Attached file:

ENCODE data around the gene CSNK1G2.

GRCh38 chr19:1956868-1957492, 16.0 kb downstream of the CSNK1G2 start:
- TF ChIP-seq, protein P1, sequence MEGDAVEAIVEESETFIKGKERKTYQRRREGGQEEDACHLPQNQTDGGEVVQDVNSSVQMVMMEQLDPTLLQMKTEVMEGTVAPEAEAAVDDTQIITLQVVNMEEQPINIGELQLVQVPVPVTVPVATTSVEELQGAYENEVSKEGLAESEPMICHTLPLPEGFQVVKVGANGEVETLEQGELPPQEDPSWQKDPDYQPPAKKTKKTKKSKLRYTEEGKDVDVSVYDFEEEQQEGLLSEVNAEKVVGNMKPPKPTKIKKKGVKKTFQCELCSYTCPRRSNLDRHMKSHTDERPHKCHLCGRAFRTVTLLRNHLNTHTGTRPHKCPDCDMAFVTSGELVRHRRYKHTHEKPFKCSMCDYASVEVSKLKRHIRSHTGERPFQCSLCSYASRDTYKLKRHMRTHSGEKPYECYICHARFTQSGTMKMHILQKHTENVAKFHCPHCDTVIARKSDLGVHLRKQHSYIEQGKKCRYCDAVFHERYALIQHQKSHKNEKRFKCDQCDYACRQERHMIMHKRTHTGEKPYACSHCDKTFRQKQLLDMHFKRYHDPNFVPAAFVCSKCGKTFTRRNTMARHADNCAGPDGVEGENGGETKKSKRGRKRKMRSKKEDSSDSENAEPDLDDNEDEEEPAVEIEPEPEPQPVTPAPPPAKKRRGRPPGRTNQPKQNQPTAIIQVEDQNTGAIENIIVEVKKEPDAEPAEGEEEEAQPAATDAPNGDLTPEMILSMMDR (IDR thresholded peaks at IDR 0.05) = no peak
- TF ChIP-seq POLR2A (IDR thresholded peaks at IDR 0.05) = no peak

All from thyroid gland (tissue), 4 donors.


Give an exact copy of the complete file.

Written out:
ENCODE data around the gene CSNK1G2.

GRCh38 chr19:1956868-1957492, 16.0 kb downstream of the CSNK1G2 start:
- TF ChIP-seq, protein P1, sequence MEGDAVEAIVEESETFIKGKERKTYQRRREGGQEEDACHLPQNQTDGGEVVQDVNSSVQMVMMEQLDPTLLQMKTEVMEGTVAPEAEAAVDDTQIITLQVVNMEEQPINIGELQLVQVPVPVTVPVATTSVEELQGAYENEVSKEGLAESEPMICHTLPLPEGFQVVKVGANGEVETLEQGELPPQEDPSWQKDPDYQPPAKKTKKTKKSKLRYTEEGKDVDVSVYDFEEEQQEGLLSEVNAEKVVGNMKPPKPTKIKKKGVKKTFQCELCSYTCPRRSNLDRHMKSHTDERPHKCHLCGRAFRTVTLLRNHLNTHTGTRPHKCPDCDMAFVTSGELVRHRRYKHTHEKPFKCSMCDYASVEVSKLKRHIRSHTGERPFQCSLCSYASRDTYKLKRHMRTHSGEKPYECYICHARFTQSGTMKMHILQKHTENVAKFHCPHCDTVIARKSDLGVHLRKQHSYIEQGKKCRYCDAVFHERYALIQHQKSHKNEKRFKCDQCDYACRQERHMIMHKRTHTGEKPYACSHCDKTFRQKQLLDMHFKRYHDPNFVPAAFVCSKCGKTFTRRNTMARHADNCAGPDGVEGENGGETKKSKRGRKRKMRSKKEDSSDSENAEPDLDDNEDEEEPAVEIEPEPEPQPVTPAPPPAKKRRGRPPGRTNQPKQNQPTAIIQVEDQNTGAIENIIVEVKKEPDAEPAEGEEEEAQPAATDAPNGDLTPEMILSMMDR (IDR thresholded peaks at IDR 0.05) = no peak
- TF ChIP-seq POLR2A (IDR thresholded peaks at IDR 0.05) = no peak

All from thyroid gland (tissue), 4 donors.